Washington news

By Charlotte Henderson | Apr 19, 2014

Ice out watch under way

At last, spring is making her way onto our local scene. The darkening ice on our lakes and ponds is signaling the approach of Ice Out. Here in our little town a contest was held at the SnowFest and Fishing Derby back in February to guess the date of ice-out on Washington Pond. The contest, with a $50 prize for the correct date of ice-out, is sponsored by the Washington Lakes Watershed Association to create interest in this natural phenomenon and add a fun activity to the Derby Run by Hill & Gully Riders Snowmobile Club. Guesses ran from March 14 through a couple of dates in May — those latter no doubt reflecting the pessimism of winter 2014. For the purpose of the contest, ice out is defined as the date when a paddler can travel the length of the lake from a northern point to a southern point unimpeded by ice. Volunteers are watching as the ice thins, darkens, breaks up and disappears (yayyyy). Last year ice out was April 8. We’ll be sure to announce ice-out date and the contest winner as soon as it happens.

Masonic Lodge presents public supper

Mt. Olivet Lodge will be hosting a Roast Pork Supper this Saturday, April 19. The meal includes roast pork with gravy, mashed potatoes, vegetables, salad, biscuits, dessert, coffee, tea and punch at $10 for adults and $5 for children. An alternative meal for kids is a free hot dog in a bun and chips. The supper is served from 5 to 6:30 p.m. at the lodge, 48 Liberty Road, just north of Washington Village on Route 220. For more information, 845-3045.

Farmers market opens for season

Our local farmers market opened last Saturday for enthusiastic loyal patrons and newcomers alike. Fresh eggs and sausage from Sue Frank; dairy products including milk, cheeses, and yogurt from Cara Lewis; baked goods such as breads, turnovers, sweet rolls, and cookies from Jean Feldeisen; hardy seedlings from Sharon Turner; and handmade wooden cutting boards (beautiful and useful) from Neal Foley. Neal is also introducing “bokashi,” a finished compost enhancer. We’ll get more details from Neal and report more on that next week. The Market, or more formally, Washington Grange Farmers’ Market, will be open every Saturday morning until late fall from 10 a.m. to 1 p.m. at Evening Star Grange Hall, 31 Old Union Road. Local products from local producers plus lunch items from Grange cooks to eat in or take out. What’s not to love?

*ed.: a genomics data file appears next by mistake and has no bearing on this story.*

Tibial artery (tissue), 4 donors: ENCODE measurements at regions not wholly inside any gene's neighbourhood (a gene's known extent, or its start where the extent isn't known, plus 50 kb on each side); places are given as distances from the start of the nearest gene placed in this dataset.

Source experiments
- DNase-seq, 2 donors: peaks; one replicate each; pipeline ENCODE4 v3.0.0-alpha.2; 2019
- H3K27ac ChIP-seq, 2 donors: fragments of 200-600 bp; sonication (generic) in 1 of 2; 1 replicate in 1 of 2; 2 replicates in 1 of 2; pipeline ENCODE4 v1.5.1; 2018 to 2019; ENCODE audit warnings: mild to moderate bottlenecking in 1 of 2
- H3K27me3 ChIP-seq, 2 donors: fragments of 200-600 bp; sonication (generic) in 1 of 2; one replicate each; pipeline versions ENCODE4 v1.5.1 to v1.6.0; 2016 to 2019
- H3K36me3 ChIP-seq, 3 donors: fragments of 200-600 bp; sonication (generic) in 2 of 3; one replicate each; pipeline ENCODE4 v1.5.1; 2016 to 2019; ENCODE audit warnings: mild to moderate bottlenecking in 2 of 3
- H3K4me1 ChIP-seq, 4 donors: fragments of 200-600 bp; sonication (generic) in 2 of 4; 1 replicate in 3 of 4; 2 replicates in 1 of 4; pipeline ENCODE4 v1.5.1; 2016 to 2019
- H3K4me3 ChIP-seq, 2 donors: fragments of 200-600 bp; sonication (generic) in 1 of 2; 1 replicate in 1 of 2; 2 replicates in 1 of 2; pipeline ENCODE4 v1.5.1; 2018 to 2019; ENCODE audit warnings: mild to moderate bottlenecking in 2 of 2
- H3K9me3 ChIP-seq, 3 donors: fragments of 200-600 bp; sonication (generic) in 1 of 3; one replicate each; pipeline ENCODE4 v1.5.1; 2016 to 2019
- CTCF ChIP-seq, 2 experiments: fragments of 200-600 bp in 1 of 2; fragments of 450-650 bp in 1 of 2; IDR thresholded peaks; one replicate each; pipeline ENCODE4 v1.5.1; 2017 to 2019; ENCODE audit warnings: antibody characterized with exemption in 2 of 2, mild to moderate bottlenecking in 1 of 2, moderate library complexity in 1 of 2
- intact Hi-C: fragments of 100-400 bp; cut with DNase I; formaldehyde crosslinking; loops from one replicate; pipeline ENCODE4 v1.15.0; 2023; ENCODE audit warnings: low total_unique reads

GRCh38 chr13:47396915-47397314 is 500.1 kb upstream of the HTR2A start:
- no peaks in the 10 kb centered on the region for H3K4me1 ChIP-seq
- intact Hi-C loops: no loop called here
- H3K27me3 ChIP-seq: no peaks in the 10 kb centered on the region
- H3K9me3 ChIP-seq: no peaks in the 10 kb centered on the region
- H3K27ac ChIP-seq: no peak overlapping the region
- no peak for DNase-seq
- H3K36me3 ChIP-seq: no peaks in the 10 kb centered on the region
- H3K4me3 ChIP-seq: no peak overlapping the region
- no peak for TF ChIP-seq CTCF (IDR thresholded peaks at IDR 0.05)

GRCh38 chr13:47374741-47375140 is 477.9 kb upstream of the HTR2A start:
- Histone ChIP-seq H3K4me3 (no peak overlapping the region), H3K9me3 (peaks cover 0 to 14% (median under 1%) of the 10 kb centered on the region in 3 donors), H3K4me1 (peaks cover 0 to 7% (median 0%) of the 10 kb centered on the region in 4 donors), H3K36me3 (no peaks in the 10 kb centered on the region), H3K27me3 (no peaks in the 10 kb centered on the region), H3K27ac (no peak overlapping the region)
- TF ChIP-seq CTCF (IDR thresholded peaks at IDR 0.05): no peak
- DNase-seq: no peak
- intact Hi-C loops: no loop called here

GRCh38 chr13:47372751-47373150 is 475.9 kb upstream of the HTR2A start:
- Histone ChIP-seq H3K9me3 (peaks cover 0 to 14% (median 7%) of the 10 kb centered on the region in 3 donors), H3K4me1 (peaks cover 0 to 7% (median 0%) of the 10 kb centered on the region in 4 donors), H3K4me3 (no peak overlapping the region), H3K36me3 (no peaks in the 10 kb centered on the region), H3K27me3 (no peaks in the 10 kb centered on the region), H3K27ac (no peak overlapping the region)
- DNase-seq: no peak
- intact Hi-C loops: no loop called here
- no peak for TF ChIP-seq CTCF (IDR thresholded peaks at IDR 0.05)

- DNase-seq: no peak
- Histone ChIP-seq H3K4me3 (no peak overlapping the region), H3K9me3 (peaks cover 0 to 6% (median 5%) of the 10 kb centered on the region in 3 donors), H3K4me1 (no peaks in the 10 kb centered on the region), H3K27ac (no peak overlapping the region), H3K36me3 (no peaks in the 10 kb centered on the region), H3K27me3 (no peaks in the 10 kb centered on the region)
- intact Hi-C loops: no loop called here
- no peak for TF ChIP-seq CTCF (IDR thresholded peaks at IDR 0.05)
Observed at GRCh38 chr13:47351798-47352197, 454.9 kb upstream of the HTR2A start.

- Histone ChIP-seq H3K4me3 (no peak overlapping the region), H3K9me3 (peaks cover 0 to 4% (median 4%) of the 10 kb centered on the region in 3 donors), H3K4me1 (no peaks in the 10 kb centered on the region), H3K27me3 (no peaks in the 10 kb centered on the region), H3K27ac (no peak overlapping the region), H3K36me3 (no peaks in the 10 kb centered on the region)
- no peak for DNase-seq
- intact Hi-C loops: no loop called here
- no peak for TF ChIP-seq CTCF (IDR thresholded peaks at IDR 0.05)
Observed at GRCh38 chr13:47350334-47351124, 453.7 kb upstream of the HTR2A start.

Becoming an Apple Auntie

A few weeks ago we signed up with MOFGA to adopt three heritage apple trees and track their progress. (The moniker “Apple Auntie” popped into my head as a nurturing and fun designation for myself in this role.) Last Saturday we drove off to Unity (MOFGA’s headquarters) to choose the adoptees. A countless array of young trees was arranged by categories – planting zone, whether for eating fresh or cooking uses, and variety name. Our choices were from the southern central Maine zone, one fresh eating and two cooking use apple types named Daniel Foster, Davis Purple and Mother. There were some varieties available whose names seemed a little familiar, but choosing unknowns seemed attractive and would offer a chance to research these varieties. So, the deed was done. Sunday, it rained making a perfect day to get our babies into the ground. No doubt we’ll have more to say about our little living heirlooms. If you or someone you know is also raising baby heritage apple trees, we’d like to know about it.

Donations and volunteers needed

Every year Gibbs Library presents the Giant Garage and Plant Sale, it’s most lucrative and also labor intensive project. Volunteers are needed to help collect, price, and sell donated items; dig, box and label plants; and help with set-up, take-down, and provide assistance during the actual sale. This is a huge effort and lots of helpers are crucial. If you have some items to donate or will help out with some aspect of this project, please call Beth at 845-2611 and make a plan. The Giant Garage and Plant Sale is Saturday, May 17, all day.

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